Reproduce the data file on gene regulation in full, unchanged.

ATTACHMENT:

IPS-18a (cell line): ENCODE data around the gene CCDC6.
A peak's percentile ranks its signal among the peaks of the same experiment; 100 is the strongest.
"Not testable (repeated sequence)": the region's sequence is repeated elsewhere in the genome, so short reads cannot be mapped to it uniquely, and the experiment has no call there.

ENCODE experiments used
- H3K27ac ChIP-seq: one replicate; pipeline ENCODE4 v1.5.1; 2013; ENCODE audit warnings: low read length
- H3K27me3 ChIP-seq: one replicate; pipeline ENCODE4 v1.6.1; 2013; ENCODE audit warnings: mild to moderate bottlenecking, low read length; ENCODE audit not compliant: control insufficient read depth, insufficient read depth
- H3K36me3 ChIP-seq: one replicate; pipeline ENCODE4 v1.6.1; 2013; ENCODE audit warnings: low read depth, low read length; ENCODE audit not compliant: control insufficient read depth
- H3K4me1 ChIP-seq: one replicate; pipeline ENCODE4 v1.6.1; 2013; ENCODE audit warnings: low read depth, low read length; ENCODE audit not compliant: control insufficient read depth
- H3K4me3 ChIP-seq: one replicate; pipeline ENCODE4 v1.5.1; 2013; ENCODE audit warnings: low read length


IPS-18a (cell line): ENCODE data around the gene CCDC6.
A peak's percentile ranks its signal among the peaks of the same experiment; 100 is the strongest.
"Not testable (repeated sequence)": the region's sequence is repeated elsewhere in the genome, so short reads cannot be mapped to it uniquely, and the experiment has no call there.

ENCODE experiments used
- H3K27ac ChIP-seq: one replicate; pipeline ENCODE4 v1.5.1; 2013; ENCODE audit warnings: low read length
- H3K27me3 ChIP-seq: one replicate; pipeline ENCODE4 v1.6.1; 2013; ENCODE audit warnings: mild to moderate bottlenecking, low read length; ENCODE audit not compliant: control insufficient read depth, insufficient read depth
- H3K36me3 ChIP-seq: one replicate; pipeline ENCODE4 v1.6.1; 2013; ENCODE audit warnings: low read depth, low read length; ENCODE audit not compliant: control insufficient read depth
- H3K4me1 ChIP-seq: one replicate; pipeline ENCODE4 v1.6.1; 2013; ENCODE audit warnings: low read depth, low read length; ENCODE audit not compliant: control insufficient read depth
- H3K4me3 ChIP-seq: one replicate; pipeline ENCODE4 v1.5.1; 2013; ENCODE audit warnings: low read length